Taken Into Time “By The Spirit Of God,” by Joseph Gartenmayer
[Note: This book was provided free of charge by BookLook/WestBow Press. All thoughts and opinions are my own.]
In looking at this extremely short book, it is evident that the author is somewhat of a naive writer. This is not necessarily a bad thing. As someone who reads far more than my share of self-published material, one frequently comes across authors who wish to write about their lives and their experiences without showing a great deal of familiarity with how books tend to be written . Their writing is unrefined, ignorant of genre conventions or even of length conventions. They have a story to tell and a basic grasp of the English language and they go about saying what they want to say. They do not focus a great deal on form and when their story is done, however long or short it was, it is done. Such books are unlikely to be published simply because the writers involved do not know the rules and conventions of the genres they are working with, but neither do they need to be published to be appreciated, because as self-published works they stand exactly as the author wishes them to, and those who read it can appreciate what the author says. This is such a book, and is to be judged accordingly.
In terms of its contents, this book is a memoir of sorts about a soldier who at the end of his rope and in despair over the loss of his wife thinks to kill himself but is somehow spared from it and decides to devote his life to serving God. He gets involved in spiritual warfare against demons and thinks himself to be given visions that point to his place in a great battle against Satan, despite his not being a particular church-going person nor someone who considers himself to be a conventional believer. All of this is said bluntly, without a lot of detail, and the author makes a lot of assumptions about matters of prophecy that he appears to have gathered in some fashion, perhaps by hearing or reading about them somewhere, but as the author appears to be a particularly uneducated man it is not clear where he acquired such second-hand knowledge of biblical matters as he possesses. The book’s chief values are in the fact that it immensely short and in the fact that it is written guilelessly and openly. The author even questions if the figures in his visions are servants of God or not, something that few self-appointed prophets appear to do, at least in the accounts they write about their visions. The result is a book that is a glimpse into the popular exorcists of our contemporary era who seek to fight against wickedness in high places without being recognized or appreciated by a great deal of literary high culture.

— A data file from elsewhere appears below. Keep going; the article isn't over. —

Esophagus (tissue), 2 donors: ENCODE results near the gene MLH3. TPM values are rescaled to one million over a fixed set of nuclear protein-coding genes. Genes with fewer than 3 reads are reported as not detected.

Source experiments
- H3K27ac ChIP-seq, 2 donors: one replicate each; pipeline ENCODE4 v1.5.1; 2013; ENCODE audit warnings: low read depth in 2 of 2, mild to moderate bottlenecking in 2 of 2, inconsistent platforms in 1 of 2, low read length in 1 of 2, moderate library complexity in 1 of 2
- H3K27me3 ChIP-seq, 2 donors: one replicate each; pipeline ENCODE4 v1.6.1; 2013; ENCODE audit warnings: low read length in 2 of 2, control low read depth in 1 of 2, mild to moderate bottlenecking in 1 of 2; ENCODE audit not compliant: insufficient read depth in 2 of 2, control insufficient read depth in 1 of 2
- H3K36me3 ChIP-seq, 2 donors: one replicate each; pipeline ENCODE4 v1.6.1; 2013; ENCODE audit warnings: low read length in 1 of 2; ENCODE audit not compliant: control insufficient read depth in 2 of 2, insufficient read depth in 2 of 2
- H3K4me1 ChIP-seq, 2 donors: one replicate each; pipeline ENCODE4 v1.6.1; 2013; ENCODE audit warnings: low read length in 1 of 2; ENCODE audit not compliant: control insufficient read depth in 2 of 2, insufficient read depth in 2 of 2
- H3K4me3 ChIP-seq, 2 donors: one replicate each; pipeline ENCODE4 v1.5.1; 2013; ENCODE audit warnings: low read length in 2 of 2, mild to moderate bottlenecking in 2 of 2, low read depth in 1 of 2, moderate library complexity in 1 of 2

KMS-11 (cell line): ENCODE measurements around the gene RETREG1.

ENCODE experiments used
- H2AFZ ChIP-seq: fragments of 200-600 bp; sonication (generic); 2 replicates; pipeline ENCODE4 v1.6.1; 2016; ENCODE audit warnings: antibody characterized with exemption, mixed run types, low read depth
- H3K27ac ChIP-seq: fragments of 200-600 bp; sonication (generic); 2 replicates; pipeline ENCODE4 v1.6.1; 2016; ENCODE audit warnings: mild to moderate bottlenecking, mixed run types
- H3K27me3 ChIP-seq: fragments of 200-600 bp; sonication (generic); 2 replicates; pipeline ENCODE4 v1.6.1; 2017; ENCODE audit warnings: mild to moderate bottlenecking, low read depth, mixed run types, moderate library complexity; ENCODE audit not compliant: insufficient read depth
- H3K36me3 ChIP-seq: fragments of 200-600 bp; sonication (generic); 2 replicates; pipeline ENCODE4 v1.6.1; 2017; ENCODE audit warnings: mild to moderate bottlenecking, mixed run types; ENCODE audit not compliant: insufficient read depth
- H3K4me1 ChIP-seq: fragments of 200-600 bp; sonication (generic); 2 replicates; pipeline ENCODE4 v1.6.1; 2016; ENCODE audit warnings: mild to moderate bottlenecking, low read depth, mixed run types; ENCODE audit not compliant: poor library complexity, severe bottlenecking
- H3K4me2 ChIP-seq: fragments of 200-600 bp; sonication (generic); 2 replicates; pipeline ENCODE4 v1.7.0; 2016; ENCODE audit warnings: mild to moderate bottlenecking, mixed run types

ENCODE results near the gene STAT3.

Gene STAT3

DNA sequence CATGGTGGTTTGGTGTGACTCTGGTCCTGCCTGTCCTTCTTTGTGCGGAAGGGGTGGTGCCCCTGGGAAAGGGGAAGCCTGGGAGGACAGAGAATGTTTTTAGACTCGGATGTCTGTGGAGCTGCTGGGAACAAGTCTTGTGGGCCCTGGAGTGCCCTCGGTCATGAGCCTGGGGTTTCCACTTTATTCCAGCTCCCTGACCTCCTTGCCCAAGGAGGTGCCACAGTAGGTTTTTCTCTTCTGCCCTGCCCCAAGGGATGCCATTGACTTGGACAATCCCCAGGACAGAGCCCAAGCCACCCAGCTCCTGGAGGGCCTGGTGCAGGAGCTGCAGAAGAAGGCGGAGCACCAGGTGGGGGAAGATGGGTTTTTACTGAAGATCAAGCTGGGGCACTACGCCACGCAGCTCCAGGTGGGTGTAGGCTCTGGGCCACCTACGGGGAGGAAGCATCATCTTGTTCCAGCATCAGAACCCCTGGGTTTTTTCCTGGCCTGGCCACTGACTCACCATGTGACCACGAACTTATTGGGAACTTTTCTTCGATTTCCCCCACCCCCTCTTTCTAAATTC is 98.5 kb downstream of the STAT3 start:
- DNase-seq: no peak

On what grounds is it fair to judge this book? To be sure, the book is not polished, but such expectations are unreasonable. The author does not give a lot of explanation or context about his visions or behavior, but he likely would not go into writing with those sorts of expectations. The author appears to be a straightforward person, seeking to follow what he can understand from the KJV, belonging to strongly patriotic and traditionalist aspects of society, not familiar with a great deal of book learning, nor intellectually inclined. His story is compelling and coherent, and so long as one is not expecting an account that is detailed or long, the author’s perspective is easy enough to understand, and he even shows graciousness in not naming all of the people he deals with, something that writers far more polished than him struggle with sometimes. This is by no means a great book from the point of view of literature, but it is a good story and the sort of yarn that would make for an entertaining read or to hear from the author himself. It is hard to find fault in that.
 See, for example: